PhD – Econometrics

DiSES PhD in Economics


Coordinator: Prof. Riccardo LUCCHETTI
Home page: UNIVPM
The econometrics course aims at giving the students all the necessary tools for a thorough comprehension of contemporary applied econometrics literature, plus a solid understanding of the main topics in contemporary econometrics. The course is divided into 3 main modules:

  • General Principles of Estimation and Inference (Riccardo Lucchetti)
  • Time series Econometrics (Giulio Palomba, Riccardo Lucchetti)
  • Microeconometrics (Roberto Esposti, Matteo Picchio)
Module (a) will not go into the specifics of applied econometric techniques, but rather aims at making the students familiar with the main statistical and computational techniques used in contemporary applied econometrics. Modules (b) and (c) are more applied in nature than module (a) and will focus on applications as well as the theoretical aspects.
Econometric methods
Language: English/Italian Frequence: November-December Hours: 40 (16 h. for practice session)
Professor: Riccardo Lucchetti eMail: Web: on DiSES
Teaching Assistant: Claudia Pigini eMail:
Objectives of the Course:
Foundations of modern applied econometric techniques: asymptotic theory (introductory), Maximum Likelihood and Generalized Method of Moments, Robust inference.

  • Asymptotic theory.
  • Maximum Likelihood: Estimation.
  • Maximum Likelihood: Testing.
  • Generalized Method of Moments.
  • Linear Model and Ordinary Least Squares.
  • Instrumental Variable estimation.
  • Robust inference.
Reading List:
Bruce E. Hansen “Econometrics” –
Russel Davidson, James G. Mackinnon “Econometric Theory and Methods”, Oxford University Press.
Software: Gretl.
Time series econometrics
Language: English/Italian Frequence: March-May Hours: 30
Professor: Giulio Palomba, Riccardo Lucchetti eMail:, Web (Palomba): on DiSES
Web (Lucchetti): on DiSES
Objectives of the Course:
  • Time series and stochastic processes.
  • ARMA models.
  • Nonstationary processes and unit roots tests.
  • VAR models.
  • Cointegration.
  • Univariate and multivariate GARCH models.
Reading List:
See for textbooks (in italian).
Hamilton, J.D. (1994), Time series analysis, Princeton University Press.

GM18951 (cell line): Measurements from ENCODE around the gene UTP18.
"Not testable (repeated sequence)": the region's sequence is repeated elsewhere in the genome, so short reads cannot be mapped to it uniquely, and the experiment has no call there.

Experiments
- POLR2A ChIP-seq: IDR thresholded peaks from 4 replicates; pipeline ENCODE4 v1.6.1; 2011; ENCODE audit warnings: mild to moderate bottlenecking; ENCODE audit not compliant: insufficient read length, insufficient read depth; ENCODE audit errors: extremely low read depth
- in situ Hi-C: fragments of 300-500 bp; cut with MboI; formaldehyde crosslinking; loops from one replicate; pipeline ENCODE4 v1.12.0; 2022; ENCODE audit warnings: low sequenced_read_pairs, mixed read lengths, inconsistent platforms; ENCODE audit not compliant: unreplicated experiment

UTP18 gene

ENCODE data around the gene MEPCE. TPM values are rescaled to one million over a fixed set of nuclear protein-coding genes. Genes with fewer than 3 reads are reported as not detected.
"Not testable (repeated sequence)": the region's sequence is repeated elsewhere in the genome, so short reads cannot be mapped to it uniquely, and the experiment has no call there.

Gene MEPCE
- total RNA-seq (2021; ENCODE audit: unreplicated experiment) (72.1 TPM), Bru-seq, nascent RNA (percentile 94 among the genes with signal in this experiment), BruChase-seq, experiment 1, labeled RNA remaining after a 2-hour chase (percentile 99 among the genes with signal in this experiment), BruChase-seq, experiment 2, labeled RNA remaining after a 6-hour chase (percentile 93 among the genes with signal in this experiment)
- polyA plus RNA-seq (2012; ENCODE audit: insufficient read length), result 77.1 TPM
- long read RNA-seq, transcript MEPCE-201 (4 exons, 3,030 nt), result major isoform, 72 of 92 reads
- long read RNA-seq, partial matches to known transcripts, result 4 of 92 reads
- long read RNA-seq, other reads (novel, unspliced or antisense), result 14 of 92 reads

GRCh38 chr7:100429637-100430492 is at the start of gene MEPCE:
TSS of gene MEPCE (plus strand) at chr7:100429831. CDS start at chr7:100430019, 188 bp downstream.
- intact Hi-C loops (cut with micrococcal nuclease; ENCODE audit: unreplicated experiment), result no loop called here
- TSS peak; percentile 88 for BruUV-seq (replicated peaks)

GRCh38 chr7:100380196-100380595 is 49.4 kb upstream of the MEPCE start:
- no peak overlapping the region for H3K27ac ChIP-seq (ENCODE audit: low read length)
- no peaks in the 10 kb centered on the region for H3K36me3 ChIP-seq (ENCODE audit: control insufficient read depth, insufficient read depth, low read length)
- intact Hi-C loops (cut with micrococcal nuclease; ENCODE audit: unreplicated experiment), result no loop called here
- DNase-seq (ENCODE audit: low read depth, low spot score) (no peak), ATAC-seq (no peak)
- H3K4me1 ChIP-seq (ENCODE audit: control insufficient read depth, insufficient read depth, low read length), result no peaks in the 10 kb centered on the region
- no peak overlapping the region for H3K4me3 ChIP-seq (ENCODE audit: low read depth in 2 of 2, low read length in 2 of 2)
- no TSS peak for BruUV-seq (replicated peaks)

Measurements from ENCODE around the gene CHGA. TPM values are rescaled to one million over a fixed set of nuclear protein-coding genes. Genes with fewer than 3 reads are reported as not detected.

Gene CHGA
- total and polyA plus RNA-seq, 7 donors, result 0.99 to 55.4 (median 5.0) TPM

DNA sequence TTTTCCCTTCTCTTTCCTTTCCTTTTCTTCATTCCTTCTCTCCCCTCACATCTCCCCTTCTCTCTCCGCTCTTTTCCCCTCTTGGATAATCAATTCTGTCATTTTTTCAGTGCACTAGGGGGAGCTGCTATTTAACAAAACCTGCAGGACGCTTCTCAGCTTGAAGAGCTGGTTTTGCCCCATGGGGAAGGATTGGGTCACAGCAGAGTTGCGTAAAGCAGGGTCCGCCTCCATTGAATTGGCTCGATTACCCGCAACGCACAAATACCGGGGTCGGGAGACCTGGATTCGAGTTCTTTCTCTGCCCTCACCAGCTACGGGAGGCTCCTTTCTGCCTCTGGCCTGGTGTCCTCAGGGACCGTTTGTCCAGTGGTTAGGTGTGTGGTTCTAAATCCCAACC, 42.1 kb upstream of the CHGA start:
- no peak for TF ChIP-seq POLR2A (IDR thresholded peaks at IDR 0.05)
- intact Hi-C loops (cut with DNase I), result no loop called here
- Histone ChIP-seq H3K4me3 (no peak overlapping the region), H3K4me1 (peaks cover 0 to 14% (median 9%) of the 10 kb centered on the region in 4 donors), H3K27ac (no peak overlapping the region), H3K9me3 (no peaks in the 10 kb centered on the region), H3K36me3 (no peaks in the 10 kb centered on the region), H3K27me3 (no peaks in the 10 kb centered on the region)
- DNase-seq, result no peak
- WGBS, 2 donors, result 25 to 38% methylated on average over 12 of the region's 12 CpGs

Software: Gretl (freely dowloadable at
Language: English/Italian Frequence: January-February Hours: 18
Professor: Matteo Picchio eMail: Web: on DiSES
Teaching Assistant: Claudia Pigini eMail:
Objectives of the Course:
  • Binary response models.
    • Linear probability models.
    • Probit models.
    • Logit models.
    • Partial effects and average partial effects.
    • Testing hypothesis in index models.
    • Neglected heterogeneity.
  • Multinomial response models.
    • Multinomial logit models.
    • Partial effects in multinomial logit models.
    • Estimation of multinomial logit models.
    • Independence of irrelevant alternatives.
  • Ordered response models.
    • Ordered logit models.
    • Ordered probit models.
    • Response probabilities in ordered logit and ordered probit models.
    • Log-likelihood function of ordered logit and probit models.
    • Interpretation of estimated parameters.
    • Specification issues.
  • Count response models.
    • Poisson regression.
    • Log-likelihood function in Poisson regression.
    • Efficiency of Poisson quasi-maximum likelihood estimator.
    • Interpretation of estimated parameters.
  • Heteroskedasticity and endogenous regressors in nonlinear models.
    • The heteroskedasticity probit model.
    • Partial effects in heteroskedasticity probit models.
    • Test again heteroskedasticity in probit models.
    • Heteroskedasticity in ordered probit models.
    • Endogeneity in non-linear models.
    • Control function approach in probit models.
    • Testing for endogeneity in probit models.
    • Instrumental variables probit models.
  • The Tobit model.
    • Censored maximum likelihood estimation.
    • Type I Tobit model.
    • Partial effects in Type I Tobit models.
    • Estimation of Type I Tobit models.
    • Specification issues in Type I Tobit models.
  • Sample selection issues.
    • Overview of sample selection.
    • Bivariate sample selection model (Type II Tobit model).
    • Heckman 2-step estimator.
    • Endogenous explanatory variables in Heckit models.
  • Treatment evaluation.
    • Average treatment effect and average treatment effect on the treated.
    • Selection on observables: control function estimator and propensity score matching.
    • Selection on unobservables: difference-in-differences, regression discontinuity design, instrumental variables, timing-of events.
Reading List:
Wooldridge J.M. (2010), Econometric Analysis of Cross Sections and Panel Data, MIT Press.
Cameron A.C. and Trivedi P.K. (2005), Microeconometrics: Methods and Applications, Cambridge.